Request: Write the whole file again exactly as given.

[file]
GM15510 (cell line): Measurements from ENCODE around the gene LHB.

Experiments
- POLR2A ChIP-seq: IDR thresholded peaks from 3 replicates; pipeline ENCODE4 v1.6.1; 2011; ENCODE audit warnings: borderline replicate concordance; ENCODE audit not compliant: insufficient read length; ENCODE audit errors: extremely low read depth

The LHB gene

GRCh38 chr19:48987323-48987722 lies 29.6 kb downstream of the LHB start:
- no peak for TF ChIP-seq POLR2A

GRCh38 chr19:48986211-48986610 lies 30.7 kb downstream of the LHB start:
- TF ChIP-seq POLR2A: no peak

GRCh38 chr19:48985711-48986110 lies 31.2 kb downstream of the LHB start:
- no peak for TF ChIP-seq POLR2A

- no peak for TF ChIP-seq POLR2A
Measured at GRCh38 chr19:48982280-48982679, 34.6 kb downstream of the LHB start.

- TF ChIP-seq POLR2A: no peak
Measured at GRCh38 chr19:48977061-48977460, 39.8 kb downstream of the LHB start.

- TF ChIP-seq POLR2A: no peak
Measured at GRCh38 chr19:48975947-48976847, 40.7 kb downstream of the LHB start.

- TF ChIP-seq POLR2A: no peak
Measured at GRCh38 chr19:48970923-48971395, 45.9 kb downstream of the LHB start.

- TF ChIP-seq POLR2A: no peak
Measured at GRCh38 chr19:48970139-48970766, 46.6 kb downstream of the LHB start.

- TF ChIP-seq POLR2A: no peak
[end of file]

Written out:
GM15510 (cell line): Measurements from ENCODE around the gene LHB.

Experiments
- POLR2A ChIP-seq: IDR thresholded peaks from 3 replicates; pipeline ENCODE4 v1.6.1; 2011; ENCODE audit warnings: borderline replicate concordance; ENCODE audit not compliant: insufficient read length; ENCODE audit errors: extremely low read depth

The LHB gene

GRCh38 chr19:48987323-48987722 lies 29.6 kb downstream of the LHB start:
- no peak for TF ChIP-seq POLR2A

GRCh38 chr19:48986211-48986610 lies 30.7 kb downstream of the LHB start:
- TF ChIP-seq POLR2A: no peak

GRCh38 chr19:48985711-48986110 lies 31.2 kb downstream of the LHB start:
- no peak for TF ChIP-seq POLR2A

- no peak for TF ChIP-seq POLR2A
Measured at GRCh38 chr19:48982280-48982679, 34.6 kb downstream of the LHB start.

- TF ChIP-seq POLR2A: no peak
Measured at GRCh38 chr19:48977061-48977460, 39.8 kb downstream of the LHB start.

- TF ChIP-seq POLR2A: no peak
Measured at GRCh38 chr19:48975947-48976847, 40.7 kb downstream of the LHB start.

- TF ChIP-seq POLR2A: no peak
Measured at GRCh38 chr19:48970923-48971395, 45.9 kb downstream of the LHB start.

- TF ChIP-seq POLR2A: no peak
Measured at GRCh38 chr19:48970139-48970766, 46.6 kb downstream of the LHB start.

- TF ChIP-seq POLR2A: no peak